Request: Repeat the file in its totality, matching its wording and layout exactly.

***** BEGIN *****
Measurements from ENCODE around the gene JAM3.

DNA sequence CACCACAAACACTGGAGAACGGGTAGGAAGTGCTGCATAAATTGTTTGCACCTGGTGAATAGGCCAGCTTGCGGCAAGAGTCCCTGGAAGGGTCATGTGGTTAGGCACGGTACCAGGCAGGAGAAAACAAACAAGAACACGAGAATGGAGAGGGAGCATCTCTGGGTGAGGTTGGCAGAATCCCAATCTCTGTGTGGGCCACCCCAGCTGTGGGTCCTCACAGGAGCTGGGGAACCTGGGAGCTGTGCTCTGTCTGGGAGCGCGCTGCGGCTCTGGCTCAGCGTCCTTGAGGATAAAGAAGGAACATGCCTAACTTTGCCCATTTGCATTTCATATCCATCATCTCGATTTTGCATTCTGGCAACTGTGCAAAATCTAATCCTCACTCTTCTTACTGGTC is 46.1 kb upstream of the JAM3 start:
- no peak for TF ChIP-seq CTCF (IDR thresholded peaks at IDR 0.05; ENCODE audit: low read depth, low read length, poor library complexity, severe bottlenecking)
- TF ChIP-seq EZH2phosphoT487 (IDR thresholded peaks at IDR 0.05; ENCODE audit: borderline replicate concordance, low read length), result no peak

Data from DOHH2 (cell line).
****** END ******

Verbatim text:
Measurements from ENCODE around the gene JAM3.

DNA sequence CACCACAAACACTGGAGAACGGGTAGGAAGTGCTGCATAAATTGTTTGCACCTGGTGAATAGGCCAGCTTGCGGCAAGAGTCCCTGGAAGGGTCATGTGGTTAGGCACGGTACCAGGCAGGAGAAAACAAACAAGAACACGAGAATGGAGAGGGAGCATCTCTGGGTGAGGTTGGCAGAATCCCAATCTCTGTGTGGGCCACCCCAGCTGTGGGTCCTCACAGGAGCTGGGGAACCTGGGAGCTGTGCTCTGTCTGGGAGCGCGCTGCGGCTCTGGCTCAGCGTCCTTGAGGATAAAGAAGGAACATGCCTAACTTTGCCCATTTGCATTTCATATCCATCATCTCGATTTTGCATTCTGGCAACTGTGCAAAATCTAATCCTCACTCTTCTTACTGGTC is 46.1 kb upstream of the JAM3 start:
- no peak for TF ChIP-seq CTCF (IDR thresholded peaks at IDR 0.05; ENCODE audit: low read depth, low read length, poor library complexity, severe bottlenecking)
- TF ChIP-seq EZH2phosphoT487 (IDR thresholded peaks at IDR 0.05; ENCODE audit: borderline replicate concordance, low read length), result no peak

Data from DOHH2 (cell line).